St. Louis Public Radio will carry the Met Opera broadcast of Giuseppe Verdi's Aidi on their HD channel, KWMU-3 beginning at 12 noon. Approximate running time 3 hours, 40 minutes, with intermissions at approximately 12:40 p.m. and 1:50 p.m.
Matthew Baird of the CBC's Radio 2 reports:
If you like to indulge in the grandest of the grand operas, Verdi's passionate portrayal of love in ancient Egypt is for you.In a review in the February 10, 2012, review in the New York Times, Vivien Schweitzer said:
Imagine walking in Aida's shoes (or sandals!). As a low-born slave, you find yourself caught between a rock and a hard place. Should you side with your handsome and powerful lover, a general with the Royal household? Or do you remain loyal to your family roots, and protect your father who is leading a rebellion against the King? And what to do about the pesky Princess who has her eye on the very man you love? That's your predicament to ponder as you follow the story of Aida, in the Metropolitan Opera Radio Broadcast season.
Giuseppe Verdi’s opera Aida was written for the opening of the Cairo Opera House, and premiered there in 1871. The composer missed the debut though, as he was already overseeing rehearsals for the work's Italian premiere at La Scala in Milan. Critics at both openings were lukewarm, but the public loved the spectacle, the rousing choruses, the memorable melodies and the whole sense of pomp and circumstance.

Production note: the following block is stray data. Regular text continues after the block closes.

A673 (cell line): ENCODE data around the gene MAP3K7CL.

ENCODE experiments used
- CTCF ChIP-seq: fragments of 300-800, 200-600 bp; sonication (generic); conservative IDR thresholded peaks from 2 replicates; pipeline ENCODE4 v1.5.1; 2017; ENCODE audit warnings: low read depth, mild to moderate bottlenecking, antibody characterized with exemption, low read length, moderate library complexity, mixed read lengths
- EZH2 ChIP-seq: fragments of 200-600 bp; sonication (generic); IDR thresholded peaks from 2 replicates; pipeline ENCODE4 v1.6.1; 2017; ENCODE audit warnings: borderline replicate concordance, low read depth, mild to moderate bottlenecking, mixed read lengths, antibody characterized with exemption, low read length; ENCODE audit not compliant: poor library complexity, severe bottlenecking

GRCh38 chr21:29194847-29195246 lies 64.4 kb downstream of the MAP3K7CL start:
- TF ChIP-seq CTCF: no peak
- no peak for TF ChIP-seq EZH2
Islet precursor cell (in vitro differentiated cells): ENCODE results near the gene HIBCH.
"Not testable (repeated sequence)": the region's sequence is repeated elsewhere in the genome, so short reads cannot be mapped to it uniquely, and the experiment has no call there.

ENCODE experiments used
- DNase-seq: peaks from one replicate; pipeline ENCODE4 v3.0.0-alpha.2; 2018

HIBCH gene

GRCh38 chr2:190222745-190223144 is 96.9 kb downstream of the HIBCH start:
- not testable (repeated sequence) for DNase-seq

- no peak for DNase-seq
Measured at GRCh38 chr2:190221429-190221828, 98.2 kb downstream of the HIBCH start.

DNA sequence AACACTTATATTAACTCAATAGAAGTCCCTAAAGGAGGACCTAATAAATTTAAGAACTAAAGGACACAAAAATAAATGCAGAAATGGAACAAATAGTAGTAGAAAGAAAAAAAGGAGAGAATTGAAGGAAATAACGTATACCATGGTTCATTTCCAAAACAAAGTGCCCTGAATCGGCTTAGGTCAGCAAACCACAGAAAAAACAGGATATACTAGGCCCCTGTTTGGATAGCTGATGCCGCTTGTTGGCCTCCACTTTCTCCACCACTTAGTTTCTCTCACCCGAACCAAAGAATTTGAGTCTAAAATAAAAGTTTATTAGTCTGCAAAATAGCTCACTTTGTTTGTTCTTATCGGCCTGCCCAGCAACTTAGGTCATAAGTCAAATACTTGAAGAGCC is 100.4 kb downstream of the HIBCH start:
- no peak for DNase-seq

Plus, of course, there's the love story. Starring in the Met's production of this evergreen opera is Violeta Urmana as Aida, the enslaved Ethiopian princess. Tenor Marcello Giordani sings the role of the heroic general Radamès, and mezzo-soprano Stephanie Blythe is the Egyptian princess Amneris, Aida’s rival. Lado Ataneli portrays Aida’s rebellious father, Amonasro, and James Morris is Ramfis, high priest of the Egyptians. The Metropolitan Opera Orchestra is led by Marco Armiliato.
One of the most manipulative moments in opera occurs in Act II of Verdi’s Aida, when the jealous Princess Amneris tricks Aida into revealing her love for the warrior Radamès.
The mezzo-soprano Stephanie Blythe, who made her house role debut as Amneris when the Metropolitan Opera’s grand production returned for the first performance of the season on Thursday, sang with a luminous sweetness while manipulating Aida, her voice taking on a more steely tone after learning that her slave is her rival in love.
Ms. Blythe offered a nuanced psychological portrayal that traced Amneris’s evolution from a spoiled princess frustrated that she can’t have what she wants to a more mature woman, vulnerable and heartbroken. While not always sounding entirely idiomatic in the role (a relatively new one in her repertory), her huge voice was powerful and alluring, audible even over the orchestra and chorus in Act II. She nailed the high notes in the Judgment Scene with confidence.